Often a group of Brookwood science students can be found venturing beyond their classroom walls to explore our campus and the surrounding areas. They study specimens from and make maps of the Cutler Pond, collect water and soil samples from the Brookwood stream, compare and contrast the school’s wetlands areas with the surrounding woods, create a vernal pond field guide, investigate why salt marshes are among the most biologically productive ecosystems in the world, and examine the critical link between the salt marsh and the ocean.

At each grade level, field studies such as these complement the investigations that are taking place in dedicated laboratory spaces. Inside, students can be found constructing clay and paper reptiles and amphibians for the Herp Museum, practicing presentations for our upcoming Sustainability Fair, using Newton’s Laws of Motion to construct and test water bottle rockets, learning African American and Iroquois cultures through the study of constellations, or using student-constructed models to discover how the systems in the human body work and how to maintain a healthy body.

At Brookwood, our students engage in the type of study that both promotes scientific understanding and also develops the scientific habits of mind that can help them make sense of the natural and designed worlds. The work that students do at each grade level is hands-on and often collaborative; it is also skill-based and built upon observation and problem solving.

Outstanding technology, state-of-the-art facilities, a campus that lends itself to scientific inquiry, and a dedicated faculty support the Brookwood science program. We boast a 1,000 square-foot Science Gym, a kind of gym of the mind dedicated to all aspects of the science experience; four science classrooms, each with outdoor access and complementary lab space; our own set of wireless laptop computers; Smartboard technology in each classroom; at least six different aquatic habitats, as well as a 55-foot long, original, interactive wildlife mural that depicts each of those habitats from a uniquely Brookwood perspective.

Science Curricular Goals
Generally, the Science Department seeks to have Brookwood students:

  • Use the scientific method to design and/or carry out controlled experiments in order to answer questions in all disciplines of sciences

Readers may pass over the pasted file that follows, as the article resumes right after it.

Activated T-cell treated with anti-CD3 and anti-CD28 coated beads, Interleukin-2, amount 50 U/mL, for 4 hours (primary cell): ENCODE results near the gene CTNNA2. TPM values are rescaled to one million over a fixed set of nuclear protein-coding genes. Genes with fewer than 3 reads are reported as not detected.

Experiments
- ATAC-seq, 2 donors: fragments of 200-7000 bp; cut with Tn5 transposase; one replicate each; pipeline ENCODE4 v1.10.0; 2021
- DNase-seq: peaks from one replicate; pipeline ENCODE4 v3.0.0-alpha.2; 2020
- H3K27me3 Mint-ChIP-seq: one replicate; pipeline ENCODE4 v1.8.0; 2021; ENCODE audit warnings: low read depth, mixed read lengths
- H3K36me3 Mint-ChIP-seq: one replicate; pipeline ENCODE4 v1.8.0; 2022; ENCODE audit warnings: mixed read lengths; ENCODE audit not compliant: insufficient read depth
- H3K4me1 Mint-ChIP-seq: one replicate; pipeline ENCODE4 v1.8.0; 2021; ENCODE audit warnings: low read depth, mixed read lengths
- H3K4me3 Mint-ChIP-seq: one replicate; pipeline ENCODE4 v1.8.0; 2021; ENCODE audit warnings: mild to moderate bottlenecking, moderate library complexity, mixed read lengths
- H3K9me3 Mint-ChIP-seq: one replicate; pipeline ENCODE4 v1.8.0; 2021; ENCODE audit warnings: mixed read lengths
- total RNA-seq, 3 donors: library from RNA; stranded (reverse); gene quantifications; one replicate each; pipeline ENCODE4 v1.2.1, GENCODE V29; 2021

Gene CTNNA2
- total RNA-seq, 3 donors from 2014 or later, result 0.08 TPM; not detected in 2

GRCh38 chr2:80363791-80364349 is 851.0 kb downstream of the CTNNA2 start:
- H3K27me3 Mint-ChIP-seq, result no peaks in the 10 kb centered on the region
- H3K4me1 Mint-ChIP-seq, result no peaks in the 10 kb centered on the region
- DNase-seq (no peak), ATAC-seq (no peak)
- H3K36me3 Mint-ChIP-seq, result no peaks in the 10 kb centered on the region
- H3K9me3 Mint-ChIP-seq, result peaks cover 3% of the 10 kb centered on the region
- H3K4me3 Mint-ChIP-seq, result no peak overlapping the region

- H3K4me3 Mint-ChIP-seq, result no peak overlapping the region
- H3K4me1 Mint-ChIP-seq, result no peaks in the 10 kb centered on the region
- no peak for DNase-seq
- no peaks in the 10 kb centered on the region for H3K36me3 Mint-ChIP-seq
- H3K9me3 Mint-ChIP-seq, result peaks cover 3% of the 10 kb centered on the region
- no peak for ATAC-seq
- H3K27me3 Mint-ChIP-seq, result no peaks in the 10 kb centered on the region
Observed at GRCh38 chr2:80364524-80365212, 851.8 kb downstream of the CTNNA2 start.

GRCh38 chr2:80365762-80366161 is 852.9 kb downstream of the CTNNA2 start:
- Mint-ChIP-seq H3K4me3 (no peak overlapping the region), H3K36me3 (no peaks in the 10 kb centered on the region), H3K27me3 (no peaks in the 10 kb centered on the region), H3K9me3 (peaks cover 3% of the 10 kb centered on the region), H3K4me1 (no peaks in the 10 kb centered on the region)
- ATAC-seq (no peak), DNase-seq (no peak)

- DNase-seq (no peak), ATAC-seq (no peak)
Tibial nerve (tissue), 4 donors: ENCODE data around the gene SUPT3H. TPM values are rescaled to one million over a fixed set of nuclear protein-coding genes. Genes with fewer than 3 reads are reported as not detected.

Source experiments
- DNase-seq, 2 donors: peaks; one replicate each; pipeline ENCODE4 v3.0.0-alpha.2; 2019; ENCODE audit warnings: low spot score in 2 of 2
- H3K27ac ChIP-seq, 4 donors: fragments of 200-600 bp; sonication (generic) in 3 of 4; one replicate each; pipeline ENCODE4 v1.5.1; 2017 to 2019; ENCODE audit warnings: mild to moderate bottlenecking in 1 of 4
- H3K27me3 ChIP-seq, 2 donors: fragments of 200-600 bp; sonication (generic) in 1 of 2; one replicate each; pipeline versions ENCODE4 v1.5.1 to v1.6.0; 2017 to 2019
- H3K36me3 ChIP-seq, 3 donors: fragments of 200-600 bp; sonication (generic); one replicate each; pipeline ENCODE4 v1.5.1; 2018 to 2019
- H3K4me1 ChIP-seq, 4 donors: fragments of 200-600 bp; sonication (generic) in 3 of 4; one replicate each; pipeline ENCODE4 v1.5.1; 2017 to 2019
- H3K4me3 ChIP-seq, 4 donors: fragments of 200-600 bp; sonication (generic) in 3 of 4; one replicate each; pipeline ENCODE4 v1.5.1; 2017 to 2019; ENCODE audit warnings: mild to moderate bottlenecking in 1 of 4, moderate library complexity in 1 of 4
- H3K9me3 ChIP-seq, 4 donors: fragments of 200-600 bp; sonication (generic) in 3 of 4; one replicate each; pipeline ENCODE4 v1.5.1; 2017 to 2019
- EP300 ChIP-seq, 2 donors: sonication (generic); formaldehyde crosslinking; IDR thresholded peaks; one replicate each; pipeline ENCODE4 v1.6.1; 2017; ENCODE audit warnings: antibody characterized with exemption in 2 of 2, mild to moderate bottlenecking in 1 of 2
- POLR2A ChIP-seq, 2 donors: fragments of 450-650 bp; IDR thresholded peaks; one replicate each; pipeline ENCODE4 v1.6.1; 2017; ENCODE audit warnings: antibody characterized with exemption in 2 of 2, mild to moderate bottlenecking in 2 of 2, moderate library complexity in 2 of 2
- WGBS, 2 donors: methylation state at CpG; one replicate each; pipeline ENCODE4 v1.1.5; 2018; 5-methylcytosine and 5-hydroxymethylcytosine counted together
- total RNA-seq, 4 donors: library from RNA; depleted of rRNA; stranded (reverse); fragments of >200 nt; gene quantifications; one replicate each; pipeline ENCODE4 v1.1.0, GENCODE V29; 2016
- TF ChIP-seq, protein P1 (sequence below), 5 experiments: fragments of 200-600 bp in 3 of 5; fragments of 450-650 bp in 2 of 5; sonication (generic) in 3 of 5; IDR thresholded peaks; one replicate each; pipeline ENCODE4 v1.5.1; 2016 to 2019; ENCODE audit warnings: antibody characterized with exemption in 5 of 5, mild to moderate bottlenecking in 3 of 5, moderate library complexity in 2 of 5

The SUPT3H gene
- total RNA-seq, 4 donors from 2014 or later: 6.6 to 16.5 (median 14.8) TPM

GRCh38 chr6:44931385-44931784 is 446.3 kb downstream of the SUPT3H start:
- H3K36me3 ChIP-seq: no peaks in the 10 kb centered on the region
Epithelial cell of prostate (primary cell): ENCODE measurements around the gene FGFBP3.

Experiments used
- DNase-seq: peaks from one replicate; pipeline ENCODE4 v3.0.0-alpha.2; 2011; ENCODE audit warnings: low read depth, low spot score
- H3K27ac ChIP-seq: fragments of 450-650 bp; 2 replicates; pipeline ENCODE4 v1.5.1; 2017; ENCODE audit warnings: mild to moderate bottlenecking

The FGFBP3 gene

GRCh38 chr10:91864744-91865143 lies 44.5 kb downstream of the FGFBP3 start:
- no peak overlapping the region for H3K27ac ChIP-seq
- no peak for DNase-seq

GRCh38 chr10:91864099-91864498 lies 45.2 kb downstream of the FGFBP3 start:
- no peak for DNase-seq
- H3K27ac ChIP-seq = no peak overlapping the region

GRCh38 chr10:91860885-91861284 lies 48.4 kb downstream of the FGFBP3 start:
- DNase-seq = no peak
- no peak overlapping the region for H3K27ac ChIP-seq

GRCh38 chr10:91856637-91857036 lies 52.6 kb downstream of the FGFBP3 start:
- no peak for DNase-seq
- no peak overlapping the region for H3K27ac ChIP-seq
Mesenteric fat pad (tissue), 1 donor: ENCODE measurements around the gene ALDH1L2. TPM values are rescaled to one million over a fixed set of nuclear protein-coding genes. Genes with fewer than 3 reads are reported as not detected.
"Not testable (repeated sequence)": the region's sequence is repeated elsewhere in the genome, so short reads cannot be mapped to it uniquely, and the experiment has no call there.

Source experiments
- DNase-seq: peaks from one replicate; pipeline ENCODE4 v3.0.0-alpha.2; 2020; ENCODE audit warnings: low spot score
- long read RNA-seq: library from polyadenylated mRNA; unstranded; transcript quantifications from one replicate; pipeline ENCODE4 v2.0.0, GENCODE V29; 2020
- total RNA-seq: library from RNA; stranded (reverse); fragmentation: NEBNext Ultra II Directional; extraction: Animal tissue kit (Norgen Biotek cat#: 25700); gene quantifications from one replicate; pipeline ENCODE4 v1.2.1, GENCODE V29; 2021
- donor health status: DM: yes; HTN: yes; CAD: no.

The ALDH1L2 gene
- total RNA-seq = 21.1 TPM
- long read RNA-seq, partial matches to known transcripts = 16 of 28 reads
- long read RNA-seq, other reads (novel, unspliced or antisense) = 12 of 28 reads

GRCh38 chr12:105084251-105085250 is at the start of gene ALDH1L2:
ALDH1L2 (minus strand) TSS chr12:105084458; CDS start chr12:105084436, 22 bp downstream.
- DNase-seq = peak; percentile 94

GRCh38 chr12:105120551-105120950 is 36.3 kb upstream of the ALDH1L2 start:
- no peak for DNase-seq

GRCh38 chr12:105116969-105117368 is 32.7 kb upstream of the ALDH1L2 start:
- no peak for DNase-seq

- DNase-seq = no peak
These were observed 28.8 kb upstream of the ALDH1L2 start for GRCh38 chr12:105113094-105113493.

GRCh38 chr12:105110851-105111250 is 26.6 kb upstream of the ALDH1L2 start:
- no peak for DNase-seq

• Develop the familiarity and ability to use basic lab equipment safely
  • Make careful quantitative and qualitative observations
  • Analyze, interpret, report and draw logical conclusions from the results of an experiment
  • Appreciate the myriad of ways, in addition to the scientific method, in which scientific investigation can occur
  • Understand the scientific concepts behind observed daily phenomena within the context of life, earth, and physical science
  • Feel responsible for the natural environment and know how human activity can affect it
  • See scientific inquiry as a dynamic, enjoyable and exciting endeavor
  • Appreciate the importance of being curious in scientific inquiry and everyday life

Grade Level Curricular Goals and Focal Points
At each respective grade level, our goal is to have Brookwood students:


  • Explore concepts and content related to solar system, gravity, space travel
  • Explore and draw conclusions from the Arctic food chains

Grade One:

  • Gain familiarity with cycles of life and death in nature
  • Understand the basic structures of our solar system
  • Become familiar with basic weather phenomenon

Grade Two:

  • Understand how scientists group plants and animals
  • Understand the ecological role of insects
  • Understand the ecological role of reptiles and amphibians
  • Understand the ecological role of mammals
  • Understand the properties of magnets

Grade Three:

  • Understand basics of pond ecosystems
  • Understand the basic physical properties of water
  • Understand the forces that shape the ever-changing surface of our planet (tectonics, etc)
  • Explore the nature of friends and family groupings

Grade Four: